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For courses in Introductory Sociology
Inspire each student’s sociological imagination
Authored collaboratively by members of the NYU Sociology Department, The Sociology Project 2.5 draws on the collective wisdom of expert faculty to reveal how individuals are shaped by the contexts in which they live and act. Organized around the big questions in every subfield of the discipline, The Sociology Project 2.5 shows how sociologists analyze our world and sets students off on their own journeys of sociological inquiry. At its core, The Sociology Project 2.5 seeks to inspire each student’s sociological imagination and instill in each reader a new determination to question the world around us.
The Sociology Project conveys the power of the sociological imagination and engages us to interact with the questions, mysteries, and challenges of our world.
Seeking to spark students’ sociological imaginations, The Sociology Project provides an interactive approach for discovery. The passion and insight of the sociological perspective are revealed through a collaborative authorship.
Teaching and Learning Experience
This program will provide a better teaching and learning experience – for you and your students. Here’s how:
Note: MySocLab does not come automatically packaged with this text. To purchase MySocLab, please visit www.mysoclab.com or you can purchase a ValuePack of the text + MySocLab: ValuePack ISBN-10: 0205949606 / ValuePack ISBN-13: 9780205949601.
In an analysis that deftly deploys the tools of political science and psychology, Whose Rights? addresses a vexing puzzle: Why does the counterterrorism agenda persist even as 9/11 recedes in time and the threat from Al Qaeda wanes? Authors Clem Brooks and Jeff Manza provocatively argue that American opinion, despite traditionally showing strong support for civil liberties, exhibits a “dark side” that tolerates illiberal policies in the face of a threat. Surveillance of American citizens, heightened airport security, the Patriot Act and targeted assassinations enjoy broad support among Americans, and these preferences have remained largely stable over the past decade. There are, however, important variations: Waterboarding and torture receive notably low levels of support, and counterterrorism activities sanctioned by formal legislation, as opposed to covert operations, tend to draw more favor. To better evaluate these trends, Whose Rights? examines the concept of “threat-priming” and finds that getting people to think about the specter of terrorism bolsters anew their willingness to support coercive measures. A series of experimental surveys also yields fascinating insight into the impact of national identity cues. When respondents are primed to think that American citizens would be targeted by harsh counterterrorism policies, support declines significantly. On the other hand, groups such as Muslims, foreigners, and people of Middle Eastern background elicit particularly negative attitudes and increase support for counterterrorism measures. Under the right conditions, Brooks and Manza show, American support for counterterrorism activities can be propelled upward by simple reminders of past terrorism plots and communication about disliked external groups.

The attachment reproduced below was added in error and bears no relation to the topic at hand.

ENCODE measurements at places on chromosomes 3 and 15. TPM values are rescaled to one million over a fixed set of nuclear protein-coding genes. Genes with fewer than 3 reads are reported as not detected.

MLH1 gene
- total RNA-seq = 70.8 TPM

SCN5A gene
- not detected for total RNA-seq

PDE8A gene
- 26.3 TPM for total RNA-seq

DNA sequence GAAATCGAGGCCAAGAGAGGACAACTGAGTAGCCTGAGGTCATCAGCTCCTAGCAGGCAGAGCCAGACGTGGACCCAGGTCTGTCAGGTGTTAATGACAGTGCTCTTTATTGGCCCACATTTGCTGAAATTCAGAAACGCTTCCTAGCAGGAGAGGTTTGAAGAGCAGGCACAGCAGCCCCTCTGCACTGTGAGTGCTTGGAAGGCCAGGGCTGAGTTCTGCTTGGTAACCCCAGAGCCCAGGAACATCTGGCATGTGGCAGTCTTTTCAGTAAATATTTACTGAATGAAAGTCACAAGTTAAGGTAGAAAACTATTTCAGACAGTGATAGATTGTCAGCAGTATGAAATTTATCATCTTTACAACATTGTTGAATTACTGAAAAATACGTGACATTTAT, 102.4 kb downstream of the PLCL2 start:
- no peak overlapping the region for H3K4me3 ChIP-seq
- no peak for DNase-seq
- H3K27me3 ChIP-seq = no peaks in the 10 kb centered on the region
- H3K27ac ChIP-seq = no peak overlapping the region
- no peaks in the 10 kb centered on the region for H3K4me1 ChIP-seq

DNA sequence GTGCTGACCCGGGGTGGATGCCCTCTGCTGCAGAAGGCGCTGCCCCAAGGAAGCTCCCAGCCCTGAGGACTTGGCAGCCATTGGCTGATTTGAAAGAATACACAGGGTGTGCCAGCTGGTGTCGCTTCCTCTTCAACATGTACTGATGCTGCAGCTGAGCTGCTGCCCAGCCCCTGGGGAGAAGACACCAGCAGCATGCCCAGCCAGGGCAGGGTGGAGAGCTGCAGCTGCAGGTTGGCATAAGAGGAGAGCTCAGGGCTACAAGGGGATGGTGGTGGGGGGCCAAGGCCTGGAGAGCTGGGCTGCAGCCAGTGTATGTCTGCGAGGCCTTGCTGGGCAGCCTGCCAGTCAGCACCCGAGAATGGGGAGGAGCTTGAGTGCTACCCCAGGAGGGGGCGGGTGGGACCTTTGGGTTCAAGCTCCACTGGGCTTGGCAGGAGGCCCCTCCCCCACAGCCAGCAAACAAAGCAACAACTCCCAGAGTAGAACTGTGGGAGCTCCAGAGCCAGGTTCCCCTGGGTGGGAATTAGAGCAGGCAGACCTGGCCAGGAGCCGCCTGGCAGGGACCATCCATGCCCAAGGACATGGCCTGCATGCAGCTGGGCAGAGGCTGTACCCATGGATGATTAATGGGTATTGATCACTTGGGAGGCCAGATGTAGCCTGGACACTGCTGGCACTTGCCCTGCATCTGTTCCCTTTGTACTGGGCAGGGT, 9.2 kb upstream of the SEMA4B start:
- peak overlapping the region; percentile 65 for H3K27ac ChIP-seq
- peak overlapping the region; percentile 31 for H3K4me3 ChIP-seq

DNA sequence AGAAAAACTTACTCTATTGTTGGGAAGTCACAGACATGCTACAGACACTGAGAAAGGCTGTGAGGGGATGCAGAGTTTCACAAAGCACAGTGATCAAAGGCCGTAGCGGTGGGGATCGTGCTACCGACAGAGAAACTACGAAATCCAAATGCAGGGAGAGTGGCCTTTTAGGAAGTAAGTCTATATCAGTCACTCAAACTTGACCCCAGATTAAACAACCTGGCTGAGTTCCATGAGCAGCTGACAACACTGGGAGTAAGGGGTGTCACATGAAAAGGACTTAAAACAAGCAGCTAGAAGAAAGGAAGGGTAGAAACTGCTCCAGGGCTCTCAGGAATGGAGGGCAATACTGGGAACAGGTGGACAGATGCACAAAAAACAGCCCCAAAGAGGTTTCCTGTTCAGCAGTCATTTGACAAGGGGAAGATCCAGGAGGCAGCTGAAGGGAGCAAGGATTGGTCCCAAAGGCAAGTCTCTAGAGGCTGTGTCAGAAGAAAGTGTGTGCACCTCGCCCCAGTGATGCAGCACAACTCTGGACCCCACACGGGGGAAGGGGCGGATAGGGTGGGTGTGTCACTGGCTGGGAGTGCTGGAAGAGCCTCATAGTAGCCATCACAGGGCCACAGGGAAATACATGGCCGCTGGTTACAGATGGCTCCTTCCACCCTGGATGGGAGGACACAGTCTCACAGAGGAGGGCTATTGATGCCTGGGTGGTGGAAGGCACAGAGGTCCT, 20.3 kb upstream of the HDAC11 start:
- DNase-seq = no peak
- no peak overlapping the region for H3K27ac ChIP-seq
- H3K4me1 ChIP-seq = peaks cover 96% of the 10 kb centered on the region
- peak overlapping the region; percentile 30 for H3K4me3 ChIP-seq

Whose Rights? convincingly argues that mass opinion plays a central role in the politics of contemporary counterterrorism policy. With their clarity and compelling evidence, Brooks and Manza offer much-needed insight into the policy responses to the defining conflict of our age and the psychological impact of terrorism.
Analyzing data on sixteen countries, Brooks and Manza find that the preferences of citizens profoundly influence the welfare policies of their governments and the behavior of politicians in office. Shaped by slow-moving forces such as social institutions and collective memories, these preferences have counteracted global pressures that many commentators assumed would lead to the welfare state’s demise. Moreover, Brooks and Manza show that cross-national differences in popular support help explain why Scandinavian social democracies offer so much more than liberal democracies such as the United States and the United Kingdom.
Significantly expanding our understanding of both public opinion and social policy in the world’s most developed countries, this landmark study will be essential reading for scholars of political economy, public opinion, and democratic theory.